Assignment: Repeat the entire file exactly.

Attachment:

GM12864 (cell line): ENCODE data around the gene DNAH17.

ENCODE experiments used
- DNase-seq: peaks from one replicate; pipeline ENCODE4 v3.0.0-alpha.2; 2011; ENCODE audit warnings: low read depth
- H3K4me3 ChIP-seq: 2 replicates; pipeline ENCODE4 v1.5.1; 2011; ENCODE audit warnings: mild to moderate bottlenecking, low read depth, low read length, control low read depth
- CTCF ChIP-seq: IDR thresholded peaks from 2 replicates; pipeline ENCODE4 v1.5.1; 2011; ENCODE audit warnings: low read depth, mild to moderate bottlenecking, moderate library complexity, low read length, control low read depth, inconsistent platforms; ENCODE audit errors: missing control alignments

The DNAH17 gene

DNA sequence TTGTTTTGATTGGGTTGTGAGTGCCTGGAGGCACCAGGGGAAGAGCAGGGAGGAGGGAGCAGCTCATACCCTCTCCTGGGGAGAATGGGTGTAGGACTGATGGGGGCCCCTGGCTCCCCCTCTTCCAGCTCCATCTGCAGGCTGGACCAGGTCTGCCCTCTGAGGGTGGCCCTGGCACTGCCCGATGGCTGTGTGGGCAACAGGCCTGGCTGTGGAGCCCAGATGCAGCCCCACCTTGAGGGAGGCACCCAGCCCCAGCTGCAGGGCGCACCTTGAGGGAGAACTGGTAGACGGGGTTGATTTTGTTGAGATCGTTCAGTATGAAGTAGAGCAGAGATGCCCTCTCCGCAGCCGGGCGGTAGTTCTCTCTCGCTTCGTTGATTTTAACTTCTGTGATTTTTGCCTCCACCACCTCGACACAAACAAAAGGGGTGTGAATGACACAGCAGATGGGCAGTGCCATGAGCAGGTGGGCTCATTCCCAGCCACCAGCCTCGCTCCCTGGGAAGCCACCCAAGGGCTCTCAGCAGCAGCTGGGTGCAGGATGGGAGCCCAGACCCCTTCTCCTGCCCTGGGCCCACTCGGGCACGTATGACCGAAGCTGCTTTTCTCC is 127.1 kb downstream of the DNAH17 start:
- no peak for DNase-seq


GM12864 (cell line): ENCODE data around the gene DNAH17.

ENCODE experiments used
- DNase-seq: peaks from one replicate; pipeline ENCODE4 v3.0.0-alpha.2; 2011; ENCODE audit warnings: low read depth
- H3K4me3 ChIP-seq: 2 replicates; pipeline ENCODE4 v1.5.1; 2011; ENCODE audit warnings: mild to moderate bottlenecking, low read depth, low read length, control low read depth
- CTCF ChIP-seq: IDR thresholded peaks from 2 replicates; pipeline ENCODE4 v1.5.1; 2011; ENCODE audit warnings: low read depth, mild to moderate bottlenecking, moderate library complexity, low read length, control low read depth, inconsistent platforms; ENCODE audit errors: missing control alignments

The DNAH17 gene

DNA sequence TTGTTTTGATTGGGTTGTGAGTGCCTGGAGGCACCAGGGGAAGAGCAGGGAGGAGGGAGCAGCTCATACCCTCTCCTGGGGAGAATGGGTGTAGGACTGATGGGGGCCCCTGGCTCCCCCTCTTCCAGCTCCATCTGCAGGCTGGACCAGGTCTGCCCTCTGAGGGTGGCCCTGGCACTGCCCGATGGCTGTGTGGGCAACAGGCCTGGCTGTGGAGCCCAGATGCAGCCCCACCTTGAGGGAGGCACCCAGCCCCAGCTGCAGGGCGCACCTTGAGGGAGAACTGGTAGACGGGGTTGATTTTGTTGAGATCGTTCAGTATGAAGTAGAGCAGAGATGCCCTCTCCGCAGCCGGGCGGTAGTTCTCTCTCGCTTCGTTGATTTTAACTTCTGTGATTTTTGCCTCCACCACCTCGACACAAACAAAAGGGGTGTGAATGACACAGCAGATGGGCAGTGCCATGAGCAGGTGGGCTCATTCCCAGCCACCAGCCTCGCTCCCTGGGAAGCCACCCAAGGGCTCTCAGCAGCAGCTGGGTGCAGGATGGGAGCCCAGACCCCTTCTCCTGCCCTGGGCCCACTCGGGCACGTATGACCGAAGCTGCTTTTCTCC is 127.1 kb downstream of the DNAH17 start:
- no peak for DNase-seq